TUI to Sell Adventure-Holidays Arm to Focus on Mass Tourismby
Tour operator to sell about 50 adventure travel brands
TUI will continue to `sharpen' profile on tourism, CEO says
TUI’s Specialist Group, which generated 1.84 billion euros ($2.1 billion) in revenue and 56.2 million euros in underlying operating profit in fiscal 2015, comprises more than 50 travel brands in Europe, North America and Australia. TUI intends to sell the portfolio, retaining only the Crystal Ski and Thomson Lakes & Mountains businesses, which help fill its U.K. fleet of aircraft in the winter months.
“I’ve always said what is not a core business must either become core or go out,” Chief Executive Officer Fritz Joussen said on a conference call Wednesday. “We conducted a strategic review and decided we are not the best owner for these brands.”
The portfolio shuffling comes amid a volatile environment for travel companies, with airlines cutting ticket prices to stimulate demand after a series of terrorism attacks throughout the region. Bombings by Islamic State and Kurdish militants, as well as tensions with Russia, have particularly undermined tourism in Turkey, a traditional holiday hot spot.
While TUI’s bookings for the important summer season were up 1 percent, trips to Turkey tumbled about 40 percent, the company said. TUI is seeking to adjust by shifting people to Spain, where its Riu hotel chain benefited with occupancy rates rising by 4 percentage points in the first six months of fiscal 2016 and average rates per bed climbing 8 percent. Capacity in the Canary and Balearic Islands are “sold out” for the summer, Joussen said.
TUI shares declined as much as 3.4 percent to 1,032 pence and were trading down 2.1 percent at 9.39 a.m. in London. The stock has fallen 14 percent this year, valuing the company at 6.1 billion pounds ($8.8 billion).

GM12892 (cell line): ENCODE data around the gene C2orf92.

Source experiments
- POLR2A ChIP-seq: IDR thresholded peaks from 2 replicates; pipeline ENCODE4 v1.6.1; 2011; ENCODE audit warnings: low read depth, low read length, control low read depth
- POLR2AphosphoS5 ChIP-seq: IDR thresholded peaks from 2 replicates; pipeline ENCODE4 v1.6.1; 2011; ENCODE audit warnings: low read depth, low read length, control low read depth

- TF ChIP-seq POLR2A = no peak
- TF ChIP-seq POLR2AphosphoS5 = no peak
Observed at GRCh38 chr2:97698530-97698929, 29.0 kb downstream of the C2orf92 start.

The company’s sales in the quarter ended March 31 rose 1.1 percent to 3.29 billion euros. The seasonal loss, measured as underlying earnings before interest, taxes and amortization before currency fluctuations, narrowed to 131.7 million euros from 176.7 million euros a year ago.
Since being promoted to the CEO role in 2014, Joussen has been shedding or closing units that don’t fit with the company’s plan of filling its own hotels, aircraft and cruise ships, which are geared toward sun-and-sea tourism. The moves have included the sale of the Hotelbeds unit last month, as well as the disposal of online services LateRooms.com and MalaPronta. TUI also reduced its stake in container shipper Hapag-Lloyd AG.
The process to sell the Specialist activities, which span adventure travel to language schools, will start in the fall, the company said. The margin for the unit is equivalent to about 3 percent of sales, compared with about 5 percent for the main tourism business, according to last year’s data. The retained brands represent about one-fifth of the Specialist group’s profit, the CEO said. The company is also seeking a buyer for its French Corsair SA airline, while a planned sale to Groupe Dubreuil collapsed last year.
In addition to trimming its portfolio, TUI is bulking up its mainline business. It agreed to buy the French business of Transat AT Inc. of Canada for an enterprise value of 55 million euros, making TUI the country’s largest tour operator. TUI expects its French operations to eliminate losses this year after failing to reach a target to break even last year.
“Our future is to be a group focused fully on tourism,” Joussen said in a statement. “We will continue to sharpen this profile.”